English Names: coyote
Scientific Name: Canis latrans
Spanish Names: coyote
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Coyote (Canis latrans)
A coyote resembles a medium-sized dog with a long, bushy black-tipped tail, big ears, and a pointy face. The fur color varies from grayish to light brown, with a buffy or white underbelly. You'll never see a fat coyote in the wild. Wiry and with long, slender legs and small feet, a desert coyote usually weighs only 15 to 25 pounds. The tracks are much smaller than those of a domestic dog of the same size.
Coyotes are extremely adaptable and are found in all habitats, even in cities.
• Diet: Coyotes are omnivores, eating anything from road-killed carrion to cactus fruit, mesquite beans, seeds, plants, and meat. They hunt small animals such as rodents, rabbits, birds, snakes, insects — especially grasshoppers and crickets — and any injured animal they can subdue.
• Behavior: These canids scavenge for whatever they can find, sometimes running along the roads in the morning looking for roadkills. They also actively hunt small prey. They use their keen senses of smell and hearing to find occupied burrows they can dig into after mice or ground squirrels. In addition they chase down rabbits and pounce on grasshoppers.
Gray foxes and coyotes compete for similar prey, and so coyotes will often kill gray foxes when they can catch them. When coyote populations diminish due to mange, distemper or other factors, fox populations usually increase as a result.
Coyotes are mostly social animals, living in small family groups. Within the larger hunting area of a coyote family is a central core area where the den sites are located. This area is scent-marked and defended, particularly during the spring and summer months. Coyotes urinate on bushes or other plants, then scrape the ground with their paws, which have scent glands. This leaves both olfactory and visual markers for other coyotes. Scats are also used to mark the territory.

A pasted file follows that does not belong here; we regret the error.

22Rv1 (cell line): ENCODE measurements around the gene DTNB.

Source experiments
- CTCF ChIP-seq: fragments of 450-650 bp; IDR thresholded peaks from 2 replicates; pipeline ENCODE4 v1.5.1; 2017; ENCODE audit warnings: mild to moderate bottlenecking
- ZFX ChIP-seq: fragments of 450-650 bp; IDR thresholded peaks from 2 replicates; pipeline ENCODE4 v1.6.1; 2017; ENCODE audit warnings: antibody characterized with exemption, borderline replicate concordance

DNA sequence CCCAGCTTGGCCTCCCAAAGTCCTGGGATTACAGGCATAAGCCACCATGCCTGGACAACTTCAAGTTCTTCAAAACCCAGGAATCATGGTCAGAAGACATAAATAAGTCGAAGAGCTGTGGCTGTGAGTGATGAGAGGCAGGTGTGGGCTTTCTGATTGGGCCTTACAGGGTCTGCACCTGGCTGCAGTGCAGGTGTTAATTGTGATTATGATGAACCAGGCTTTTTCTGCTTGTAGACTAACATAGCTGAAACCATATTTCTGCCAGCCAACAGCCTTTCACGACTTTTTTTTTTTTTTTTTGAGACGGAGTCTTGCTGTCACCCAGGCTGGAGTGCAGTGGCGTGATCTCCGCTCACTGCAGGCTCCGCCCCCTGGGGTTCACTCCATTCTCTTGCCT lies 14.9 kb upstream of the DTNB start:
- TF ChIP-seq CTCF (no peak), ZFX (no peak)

The breeding season is February to March with young born in April and May. Coyotes only use dens for whelping pups. They are very secretive about the den location and if it is disturbed by predators or people the mother coyote immediately moves the puppies to a safer site. Some yearling pups may stay with the parent coyotes through the next winter and help raise the new batch of puppies in the spring.
Coyotes typically sing a “good morning” wake up song around dusk as they prepare for the night's hunt. They also sing to communicate with neighbors, to keep track of family members, after summer rains, during the full moon, and it seems, just for fun.
Coyote & Fox
The coyote is without a doubt the most famous desert animal, the very symbol of the west. He is prominently figured as the Trickster as well as the Wise One in Native American myths and legends. The coyote fascinates us with its intelligence and adapability. It can survive eating anything from saguaro fruit to roadkills, and is able to live in any habitat from cactus forest to the city. The coyote has expanded its range throughout the United States despite human attempts to eradicate it. The coyote is not only intelligent, curious and playful, it has very keen senses that adapt it for survival — acute hearing, excellent vision, and an extremely sensitive sense of smell.
The gray fox is the quieter relation, going about its nocturnal hunting without attracting as much attention as does the coyote. This fox doesn't dig as much as coyotes do, but it is our only canid that regularly climbs trees. It hunts in and sometimes sleeps in trees, and has even been seen napping in the arms of a saguaro.
The little kit fox inhabits the dry, open flats and is more nocturnal, so it is not often seen by people. The kit fox is also more carnivorous than the coyote or gray fox, depending on kangaroo rats for most of its diet. This fox is a great digger, and any area occupied by kit foxes will be pocked with dozens of den holes.